It is easy to see the feathers growing through Su’nan’s down: the down feathers are gray, but the new flight feathers are black. The long feathers that grow from the tip of the wing are called primary feathers, and the feathers from the wrist to the armpit are secondary feathers. Primary and secondary feathers are the giant feathers that make the California condor’s wing so large and impressive. An adult can have a wingspan of up to 9.5 feet (2.9 meters)! We are estimating Su’nan’s wingspan to be around 5 feet (1.5 meters) right now, between the size of a red-tailed hawk and a bald eagle. Her tail feathers are also starting to grow. They’re a little harder to see on camera, but you should be able to spot them soon.

After the wing and tail feathers fill in, the feathers on Su’nan’s back will start to grow, as well as the small feathers on the top of the wing, called coverts. Even though many new, black feathers will be covering parts of her body, she will still have lots of gray down showing, making it easy to differentiate her from her parents. Eventually, her light-colored skin will turn dark gray or black and be covered with fine, fuzzy feathers, but this won’t happen until well after she leaves the nest. Her skin will stay dark until she reaches maturity at 6 years, and it turns pink-orange, just like her foster parents’, Towich and Sulu.

Su’nan had her second health exam on July 14, during which our veterinary staff administered her second, and final, West Nile virus inoculation. A blood sample was obtained, and she weighed 11 pounds (5 kilograms), over half of her projected adult weight. Even though our little girl is getting big, she still has room to grow!

The adult condors are fed four days a week. The other three days they are fasted. They often don’t eat every day in the wild, sometimes fasting for up to two weeks, so our nutritionists recommend not feeding them every day to prevent obesity and food waste. Their diet, depending on the day, can consist of rats, rabbits, trout, beef spleen, or ground meat. We offer 2 to 3 pounds (1 to 1.3 kilograms) of food per bird per feeding day. When the condors are raising a chick, we offer extra food every day: 1 rat, 1.5 pounds (0.7 kilograms) of beef spleen, 1 trout, and 0.5 pounds (0.2 kilograms) of ground meat. They don’t end up feeding all of this food to Su’nan, but we want to be sure they have enough for the growing baby. It’s difficult to calculate exactly how much food Su’nan is eating each day, but we estimate that she could be eating 1.5 to 2.5 pounds (0.7 to 1.1 kilograms) of food per day.

Many Condor Cam viewers have seen some rough-looking interactions between Su’nan and her parents. What may have been happening was a form of discipline. As Su’nan has gotten bigger, her begging displays and efforts have gotten more vigorous, which can be bothersome or problematic for parents wanting some peace and quiet. They have two ways to make sure Su’nan does not cause too much trouble while begging: leave immediately after providing food, which is what we’ve seen a lot of on Condor Cam, or discipline the unruly chick. This discipline can come in the form of the parent sitting or standing on Su’nan, or the parent may nip or tug at her. Either of these behaviors results in Su’nan being put in her place by the dominant bird in the nest, thus ending the undesired behavior. Sometimes, this discipline may occur before the chick acts up. Be mindful that this is perfectly normal for condors to do, even though it would be cruel for us to treat our own babies like that! When condors fledge, or leave the nest, they need to know how to interact with dominant birds at a feeding or roost site. This seemingly rough behavior from the parents will benefit Su’nan later when she encounters a big, unrelated bird that might not be as gentle.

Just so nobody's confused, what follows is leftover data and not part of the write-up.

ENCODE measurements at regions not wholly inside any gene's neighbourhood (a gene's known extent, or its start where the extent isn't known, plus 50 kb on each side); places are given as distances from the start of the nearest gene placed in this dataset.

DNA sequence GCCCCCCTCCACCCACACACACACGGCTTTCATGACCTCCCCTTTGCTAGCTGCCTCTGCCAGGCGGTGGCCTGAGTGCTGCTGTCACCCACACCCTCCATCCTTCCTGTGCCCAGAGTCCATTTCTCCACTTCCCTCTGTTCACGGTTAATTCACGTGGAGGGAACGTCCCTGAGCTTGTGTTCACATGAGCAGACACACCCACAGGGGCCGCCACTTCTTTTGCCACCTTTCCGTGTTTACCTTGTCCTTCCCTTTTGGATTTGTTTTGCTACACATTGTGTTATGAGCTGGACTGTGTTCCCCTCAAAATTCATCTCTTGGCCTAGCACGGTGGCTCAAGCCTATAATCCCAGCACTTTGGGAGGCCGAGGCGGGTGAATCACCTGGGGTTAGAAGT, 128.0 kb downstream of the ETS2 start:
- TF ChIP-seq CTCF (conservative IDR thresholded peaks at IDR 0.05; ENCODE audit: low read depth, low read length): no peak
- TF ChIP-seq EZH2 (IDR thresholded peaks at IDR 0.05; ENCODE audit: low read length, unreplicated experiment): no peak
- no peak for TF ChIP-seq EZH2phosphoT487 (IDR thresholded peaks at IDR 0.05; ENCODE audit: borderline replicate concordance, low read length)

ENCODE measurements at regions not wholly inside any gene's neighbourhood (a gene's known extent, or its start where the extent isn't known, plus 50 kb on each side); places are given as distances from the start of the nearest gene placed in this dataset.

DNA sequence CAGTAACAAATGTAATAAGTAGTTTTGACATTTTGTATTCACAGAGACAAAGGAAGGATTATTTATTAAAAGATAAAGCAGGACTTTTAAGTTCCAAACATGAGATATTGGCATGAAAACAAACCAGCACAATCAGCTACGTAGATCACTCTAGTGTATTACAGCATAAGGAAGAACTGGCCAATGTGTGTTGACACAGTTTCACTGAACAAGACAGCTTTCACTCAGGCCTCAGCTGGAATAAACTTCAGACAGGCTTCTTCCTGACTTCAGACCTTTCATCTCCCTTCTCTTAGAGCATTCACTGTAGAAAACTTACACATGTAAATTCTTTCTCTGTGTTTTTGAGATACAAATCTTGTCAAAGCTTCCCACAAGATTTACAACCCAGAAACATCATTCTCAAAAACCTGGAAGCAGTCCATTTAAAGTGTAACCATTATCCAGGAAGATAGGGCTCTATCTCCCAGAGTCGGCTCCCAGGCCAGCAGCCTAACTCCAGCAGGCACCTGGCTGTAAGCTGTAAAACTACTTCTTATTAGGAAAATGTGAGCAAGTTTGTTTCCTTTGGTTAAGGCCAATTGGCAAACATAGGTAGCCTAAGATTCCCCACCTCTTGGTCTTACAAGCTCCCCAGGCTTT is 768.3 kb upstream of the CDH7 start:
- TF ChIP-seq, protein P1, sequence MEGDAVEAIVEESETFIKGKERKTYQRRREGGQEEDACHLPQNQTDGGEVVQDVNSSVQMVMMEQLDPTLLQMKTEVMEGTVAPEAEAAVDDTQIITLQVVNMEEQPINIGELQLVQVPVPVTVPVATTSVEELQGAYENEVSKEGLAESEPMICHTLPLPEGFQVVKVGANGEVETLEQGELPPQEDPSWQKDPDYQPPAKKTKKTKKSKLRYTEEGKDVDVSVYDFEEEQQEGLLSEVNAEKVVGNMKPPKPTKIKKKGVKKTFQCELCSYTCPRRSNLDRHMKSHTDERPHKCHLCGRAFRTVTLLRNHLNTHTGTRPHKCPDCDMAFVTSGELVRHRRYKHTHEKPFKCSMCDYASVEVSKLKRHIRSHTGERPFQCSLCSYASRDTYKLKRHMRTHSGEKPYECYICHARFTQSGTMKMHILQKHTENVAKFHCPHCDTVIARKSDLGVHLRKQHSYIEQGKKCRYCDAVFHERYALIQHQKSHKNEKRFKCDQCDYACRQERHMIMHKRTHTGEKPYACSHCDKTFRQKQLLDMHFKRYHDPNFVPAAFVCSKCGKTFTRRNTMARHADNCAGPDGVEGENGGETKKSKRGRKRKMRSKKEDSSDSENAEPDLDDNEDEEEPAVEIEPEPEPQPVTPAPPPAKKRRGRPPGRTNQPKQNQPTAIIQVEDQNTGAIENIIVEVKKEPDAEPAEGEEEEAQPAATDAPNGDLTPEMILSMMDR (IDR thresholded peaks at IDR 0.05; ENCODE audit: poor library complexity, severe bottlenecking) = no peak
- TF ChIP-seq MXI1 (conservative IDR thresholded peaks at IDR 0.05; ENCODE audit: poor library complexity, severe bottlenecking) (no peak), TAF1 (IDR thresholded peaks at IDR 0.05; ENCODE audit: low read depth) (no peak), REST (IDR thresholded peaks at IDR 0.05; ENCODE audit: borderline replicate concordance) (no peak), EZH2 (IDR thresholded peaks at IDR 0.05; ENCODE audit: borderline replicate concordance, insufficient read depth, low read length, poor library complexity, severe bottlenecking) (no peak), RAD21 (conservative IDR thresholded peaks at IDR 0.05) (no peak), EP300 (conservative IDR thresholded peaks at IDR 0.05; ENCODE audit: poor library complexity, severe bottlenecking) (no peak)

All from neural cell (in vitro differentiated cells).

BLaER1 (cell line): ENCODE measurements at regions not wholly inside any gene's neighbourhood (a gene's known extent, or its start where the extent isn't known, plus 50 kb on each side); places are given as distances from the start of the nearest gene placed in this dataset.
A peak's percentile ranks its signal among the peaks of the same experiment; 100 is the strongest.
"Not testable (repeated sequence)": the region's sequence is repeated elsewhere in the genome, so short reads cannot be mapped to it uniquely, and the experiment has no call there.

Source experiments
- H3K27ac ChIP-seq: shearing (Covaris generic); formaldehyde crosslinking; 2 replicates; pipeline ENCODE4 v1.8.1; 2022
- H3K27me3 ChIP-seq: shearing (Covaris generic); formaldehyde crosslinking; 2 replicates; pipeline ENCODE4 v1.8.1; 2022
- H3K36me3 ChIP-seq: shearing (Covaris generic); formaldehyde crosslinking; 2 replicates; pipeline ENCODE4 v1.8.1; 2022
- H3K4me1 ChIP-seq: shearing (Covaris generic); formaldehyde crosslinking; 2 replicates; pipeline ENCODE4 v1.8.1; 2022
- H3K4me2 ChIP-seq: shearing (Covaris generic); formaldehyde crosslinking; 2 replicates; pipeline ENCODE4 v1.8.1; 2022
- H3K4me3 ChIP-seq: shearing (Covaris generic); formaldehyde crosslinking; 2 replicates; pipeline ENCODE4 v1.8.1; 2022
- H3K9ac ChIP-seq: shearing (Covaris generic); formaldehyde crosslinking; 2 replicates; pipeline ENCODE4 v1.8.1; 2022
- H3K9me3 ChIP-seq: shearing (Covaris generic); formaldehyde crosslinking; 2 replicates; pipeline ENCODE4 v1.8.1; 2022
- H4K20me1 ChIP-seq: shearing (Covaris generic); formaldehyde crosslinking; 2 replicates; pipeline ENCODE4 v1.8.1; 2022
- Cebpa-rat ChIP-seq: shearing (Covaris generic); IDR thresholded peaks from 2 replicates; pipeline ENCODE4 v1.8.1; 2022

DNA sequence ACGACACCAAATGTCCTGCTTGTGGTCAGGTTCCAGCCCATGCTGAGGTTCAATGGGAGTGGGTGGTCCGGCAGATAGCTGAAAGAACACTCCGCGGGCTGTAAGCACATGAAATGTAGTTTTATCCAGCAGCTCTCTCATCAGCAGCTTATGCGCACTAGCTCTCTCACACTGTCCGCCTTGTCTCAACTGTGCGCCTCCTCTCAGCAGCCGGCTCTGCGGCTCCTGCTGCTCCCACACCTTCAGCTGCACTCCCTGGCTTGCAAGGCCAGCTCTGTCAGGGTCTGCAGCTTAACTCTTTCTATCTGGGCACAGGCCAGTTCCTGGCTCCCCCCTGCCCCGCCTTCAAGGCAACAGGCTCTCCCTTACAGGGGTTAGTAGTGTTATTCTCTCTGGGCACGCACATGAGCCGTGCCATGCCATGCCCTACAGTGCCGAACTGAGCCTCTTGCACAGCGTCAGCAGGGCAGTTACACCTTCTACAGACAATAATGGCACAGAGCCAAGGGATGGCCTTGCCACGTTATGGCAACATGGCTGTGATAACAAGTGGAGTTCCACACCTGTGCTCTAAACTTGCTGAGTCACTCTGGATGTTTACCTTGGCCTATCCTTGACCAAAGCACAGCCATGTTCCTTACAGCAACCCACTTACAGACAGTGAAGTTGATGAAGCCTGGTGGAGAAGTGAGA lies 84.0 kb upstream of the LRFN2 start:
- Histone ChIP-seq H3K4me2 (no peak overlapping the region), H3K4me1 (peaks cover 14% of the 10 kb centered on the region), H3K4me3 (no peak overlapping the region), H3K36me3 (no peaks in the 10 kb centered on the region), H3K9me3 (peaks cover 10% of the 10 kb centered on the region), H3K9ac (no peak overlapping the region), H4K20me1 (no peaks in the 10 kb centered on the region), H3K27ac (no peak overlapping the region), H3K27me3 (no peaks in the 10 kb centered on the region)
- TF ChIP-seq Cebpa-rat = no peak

Su’nan hasn’t jumped up on the nest box ledge yet, but she may soon. Stay tuned for our next blog that will discuss this big milestone! Also, we would like to thank all of the Condor Cam viewers for their patience while we had camera difficulties for a week or so in July. Our technician replaced the power supply and the camera with very minimal disturbance to the condor family.

Ron Webb is a senior keeper at the San Diego Zoo Safari Park. Read his previous post, Condor Chick Fostering: First Exam.

0

Birthday Celebration at San Diego Zoo: Giant Panda Xiao Liwu Turns Two!

Xiao Liwu's 2nd birthdayXiao Liwu (pronounced sshyaoww lee woo), a male giant panda at the San Diego Zoo, turned two years old today and received a birthday party, complete with cake and presents. The young panda, whose name means little gift, came out of his den this morning to find a festive, four-foot-tall ice cake, topped with a big ice “2″ and filled with some of his favorite treats: apple, carrot and yam slices.

The birthday bear, called Mr. Wu by his keepers and panda fans, went directly to the two-tiered cake and began eating the slices of fruits and vegetables layering the top tier of the icy treat. When he ate all the slices, he patiently waited for the ice to melt so he could eat the fruit frozen into the tiers. He later climbed on top of the cake and chewed on the bamboo stalks frozen inside the decorative elements before venturing off to check out his gifts, boxes filled with hay, alfalfa and pine shavings and scented with cinnamon.

Xiao Liwu’s cake, weighing 100 pounds, was made by the Zoo’s nutritional services team and took weeks to complete. It was made of water colored with food coloring and frozen into layers, with bamboo stalks used to support the tiers. The ice cake was decorated with sliced fruits and vegetables, bamboo, colored pieces of ice cut into star shapes and pureed yam frosting applied with traditional frosting tubes and tips. The cake and gifts are a form of enrichment, which is important to the panda, as it keeps him stimulated and active, allowing him to show natural behaviors.